None of that followed in the subsequent films, however.
Therein lies the problem: Scott Calvin is a dork. That means Santa Claus is a dork.
All of this, of course, is the fault of the writers.
It’s a shame the writers could not embrace the magic, wonder and legend of the traditional Santa story.
No, instead they had to sell-out to Santa being stuck with real-world problems: divorce, shared child custody, rebellious teen children, contract clauses and, oh yeah, competitors.
This is the stuff that appeals to Believers?
Have writers forgotten that movies and stories are what people use to escape the stuff of life?
Of course, I have personally blamed the writers of The Santa Clause from the very beginning.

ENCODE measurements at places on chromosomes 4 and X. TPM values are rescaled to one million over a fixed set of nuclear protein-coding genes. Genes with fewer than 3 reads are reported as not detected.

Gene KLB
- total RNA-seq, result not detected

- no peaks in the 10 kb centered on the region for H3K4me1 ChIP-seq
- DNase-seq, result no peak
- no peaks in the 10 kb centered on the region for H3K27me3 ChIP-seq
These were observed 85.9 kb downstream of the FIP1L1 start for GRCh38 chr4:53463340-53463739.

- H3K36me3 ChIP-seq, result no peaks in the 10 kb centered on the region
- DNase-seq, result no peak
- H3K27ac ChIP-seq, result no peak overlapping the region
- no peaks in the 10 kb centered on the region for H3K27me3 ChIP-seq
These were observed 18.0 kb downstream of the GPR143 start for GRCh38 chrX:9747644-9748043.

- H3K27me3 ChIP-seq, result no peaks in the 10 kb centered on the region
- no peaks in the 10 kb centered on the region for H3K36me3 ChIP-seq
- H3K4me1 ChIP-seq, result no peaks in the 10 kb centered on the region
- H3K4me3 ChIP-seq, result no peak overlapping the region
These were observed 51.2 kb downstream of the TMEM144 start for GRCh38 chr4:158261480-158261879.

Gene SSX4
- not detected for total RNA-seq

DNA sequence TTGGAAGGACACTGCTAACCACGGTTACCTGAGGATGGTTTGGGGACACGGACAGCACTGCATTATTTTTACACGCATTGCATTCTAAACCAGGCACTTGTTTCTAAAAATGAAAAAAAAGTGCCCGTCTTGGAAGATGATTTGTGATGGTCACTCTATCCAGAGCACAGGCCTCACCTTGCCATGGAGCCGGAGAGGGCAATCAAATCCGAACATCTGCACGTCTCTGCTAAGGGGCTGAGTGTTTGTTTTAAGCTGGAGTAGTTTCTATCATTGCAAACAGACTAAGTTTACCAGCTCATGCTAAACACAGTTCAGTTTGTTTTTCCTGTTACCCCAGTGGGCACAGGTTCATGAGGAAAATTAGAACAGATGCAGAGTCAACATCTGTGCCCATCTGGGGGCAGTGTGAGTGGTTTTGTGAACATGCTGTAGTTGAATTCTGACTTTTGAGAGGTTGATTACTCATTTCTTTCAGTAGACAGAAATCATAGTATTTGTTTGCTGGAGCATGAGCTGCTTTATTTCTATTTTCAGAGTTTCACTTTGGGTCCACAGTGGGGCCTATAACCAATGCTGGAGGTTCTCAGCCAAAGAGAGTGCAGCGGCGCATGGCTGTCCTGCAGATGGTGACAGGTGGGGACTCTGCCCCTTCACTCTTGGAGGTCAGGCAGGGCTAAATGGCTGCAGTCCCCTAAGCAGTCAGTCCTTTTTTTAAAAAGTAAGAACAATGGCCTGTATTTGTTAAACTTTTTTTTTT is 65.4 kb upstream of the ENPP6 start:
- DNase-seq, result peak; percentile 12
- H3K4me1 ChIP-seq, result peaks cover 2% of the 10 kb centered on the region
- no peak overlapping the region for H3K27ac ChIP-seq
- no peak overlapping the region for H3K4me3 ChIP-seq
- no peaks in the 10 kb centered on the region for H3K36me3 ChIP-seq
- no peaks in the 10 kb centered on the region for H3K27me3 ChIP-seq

What you’re about to read is a true story.
~ Bernard the Elf, Born in 1991 ~
Our very beginnings as a website are tied to the Santa legend. I’ve told that story many times, as you read here.
There is a little bit more of that story that I haven’t told you.
By the time my adopted daughter reached third grade she was beginning to doubt the existence of Santa Claus.
This is totally normal.
For several years we had enjoyed the tradition of the Santa updates but by 1994 she began to take on some bullying for her belief in Santa.
We expected it. But we wanted the magic to continue as long as it could for her, figuring we would deal with it when she brought it up as a problem.
Between 1991 and 1994 the story of Santa, the elves, reindeer and life at the North Pole via the faxed Santa Updates had turned into a story line with multiple characters, all of whom had names.
Elf Ernest remained our daughter’s lead North Pole contact and her favorite elf. He was the writer and the storyteller of the North Pole.